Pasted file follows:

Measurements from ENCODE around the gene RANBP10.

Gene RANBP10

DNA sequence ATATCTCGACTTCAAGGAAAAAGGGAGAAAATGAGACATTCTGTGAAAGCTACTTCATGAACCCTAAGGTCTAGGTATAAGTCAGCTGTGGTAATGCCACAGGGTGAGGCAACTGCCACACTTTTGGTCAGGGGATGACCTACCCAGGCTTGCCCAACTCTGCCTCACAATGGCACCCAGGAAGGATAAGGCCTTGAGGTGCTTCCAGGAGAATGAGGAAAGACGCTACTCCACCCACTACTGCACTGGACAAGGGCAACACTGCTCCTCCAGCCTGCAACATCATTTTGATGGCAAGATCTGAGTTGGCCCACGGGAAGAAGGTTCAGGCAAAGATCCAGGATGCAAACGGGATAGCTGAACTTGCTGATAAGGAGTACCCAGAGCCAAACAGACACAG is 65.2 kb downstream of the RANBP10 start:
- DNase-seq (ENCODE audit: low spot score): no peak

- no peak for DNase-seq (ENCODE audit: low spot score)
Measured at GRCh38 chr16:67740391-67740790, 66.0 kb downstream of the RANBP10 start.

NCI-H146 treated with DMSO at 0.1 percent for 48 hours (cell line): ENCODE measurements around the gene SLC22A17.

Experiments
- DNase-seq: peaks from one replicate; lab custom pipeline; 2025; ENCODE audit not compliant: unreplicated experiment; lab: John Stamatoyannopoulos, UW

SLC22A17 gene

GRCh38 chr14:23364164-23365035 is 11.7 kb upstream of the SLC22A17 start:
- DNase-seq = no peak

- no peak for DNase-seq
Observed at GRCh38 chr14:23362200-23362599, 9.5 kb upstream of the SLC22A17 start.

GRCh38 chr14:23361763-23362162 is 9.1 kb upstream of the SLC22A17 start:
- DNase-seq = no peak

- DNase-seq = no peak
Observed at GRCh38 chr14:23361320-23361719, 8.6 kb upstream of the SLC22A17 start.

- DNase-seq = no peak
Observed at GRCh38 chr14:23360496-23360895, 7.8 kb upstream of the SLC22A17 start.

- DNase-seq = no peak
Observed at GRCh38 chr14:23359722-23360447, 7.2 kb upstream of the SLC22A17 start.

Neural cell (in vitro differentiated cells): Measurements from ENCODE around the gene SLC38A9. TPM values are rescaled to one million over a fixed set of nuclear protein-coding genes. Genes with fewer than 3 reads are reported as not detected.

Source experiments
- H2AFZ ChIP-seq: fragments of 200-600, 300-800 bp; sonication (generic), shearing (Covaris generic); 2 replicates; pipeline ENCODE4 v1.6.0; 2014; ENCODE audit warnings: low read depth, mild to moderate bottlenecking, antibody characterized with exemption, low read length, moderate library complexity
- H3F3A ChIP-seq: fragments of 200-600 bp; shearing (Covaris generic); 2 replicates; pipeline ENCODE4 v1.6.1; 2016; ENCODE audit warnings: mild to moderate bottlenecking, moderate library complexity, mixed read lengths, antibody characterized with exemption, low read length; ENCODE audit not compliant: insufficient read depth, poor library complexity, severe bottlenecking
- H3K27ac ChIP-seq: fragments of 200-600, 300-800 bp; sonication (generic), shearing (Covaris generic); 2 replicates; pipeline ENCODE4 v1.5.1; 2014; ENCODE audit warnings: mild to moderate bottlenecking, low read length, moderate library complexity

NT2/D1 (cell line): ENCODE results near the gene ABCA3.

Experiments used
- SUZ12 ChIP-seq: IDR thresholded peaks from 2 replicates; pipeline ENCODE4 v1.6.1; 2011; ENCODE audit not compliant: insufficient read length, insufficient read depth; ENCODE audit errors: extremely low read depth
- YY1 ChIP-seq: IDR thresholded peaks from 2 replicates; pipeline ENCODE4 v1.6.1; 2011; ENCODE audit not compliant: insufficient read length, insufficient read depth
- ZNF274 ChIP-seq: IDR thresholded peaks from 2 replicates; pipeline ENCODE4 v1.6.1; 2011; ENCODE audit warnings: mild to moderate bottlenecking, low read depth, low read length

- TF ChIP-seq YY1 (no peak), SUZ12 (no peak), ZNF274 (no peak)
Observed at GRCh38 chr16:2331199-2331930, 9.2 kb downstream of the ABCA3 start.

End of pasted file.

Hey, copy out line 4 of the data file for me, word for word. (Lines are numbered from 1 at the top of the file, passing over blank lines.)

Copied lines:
- DNase-seq (ENCODE audit: low spot score): no peak